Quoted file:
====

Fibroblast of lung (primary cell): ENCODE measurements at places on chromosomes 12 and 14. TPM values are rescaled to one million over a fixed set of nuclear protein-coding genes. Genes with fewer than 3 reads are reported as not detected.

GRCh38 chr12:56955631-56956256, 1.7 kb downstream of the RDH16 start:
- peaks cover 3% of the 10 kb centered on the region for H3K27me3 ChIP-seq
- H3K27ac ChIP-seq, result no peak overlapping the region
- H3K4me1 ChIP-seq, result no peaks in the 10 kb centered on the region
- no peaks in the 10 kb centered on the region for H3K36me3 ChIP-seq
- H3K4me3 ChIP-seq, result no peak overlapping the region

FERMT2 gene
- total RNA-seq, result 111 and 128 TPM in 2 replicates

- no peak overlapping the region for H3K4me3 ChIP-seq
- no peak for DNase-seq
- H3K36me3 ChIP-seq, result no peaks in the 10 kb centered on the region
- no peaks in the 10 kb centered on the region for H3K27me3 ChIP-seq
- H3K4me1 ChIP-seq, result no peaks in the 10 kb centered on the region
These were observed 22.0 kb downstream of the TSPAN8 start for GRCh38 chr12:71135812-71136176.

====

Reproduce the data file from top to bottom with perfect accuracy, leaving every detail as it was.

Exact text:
Fibroblast of lung (primary cell): ENCODE measurements at places on chromosomes 12 and 14. TPM values are rescaled to one million over a fixed set of nuclear protein-coding genes. Genes with fewer than 3 reads are reported as not detected.

GRCh38 chr12:56955631-56956256, 1.7 kb downstream of the RDH16 start:
- peaks cover 3% of the 10 kb centered on the region for H3K27me3 ChIP-seq
- H3K27ac ChIP-seq, result no peak overlapping the region
- H3K4me1 ChIP-seq, result no peaks in the 10 kb centered on the region
- no peaks in the 10 kb centered on the region for H3K36me3 ChIP-seq
- H3K4me3 ChIP-seq, result no peak overlapping the region

FERMT2 gene
- total RNA-seq, result 111 and 128 TPM in 2 replicates

- no peak overlapping the region for H3K4me3 ChIP-seq
- no peak for DNase-seq
- H3K36me3 ChIP-seq, result no peaks in the 10 kb centered on the region
- no peaks in the 10 kb centered on the region for H3K27me3 ChIP-seq
- H3K4me1 ChIP-seq, result no peaks in the 10 kb centered on the region
These were observed 22.0 kb downstream of the TSPAN8 start for GRCh38 chr12:71135812-71136176.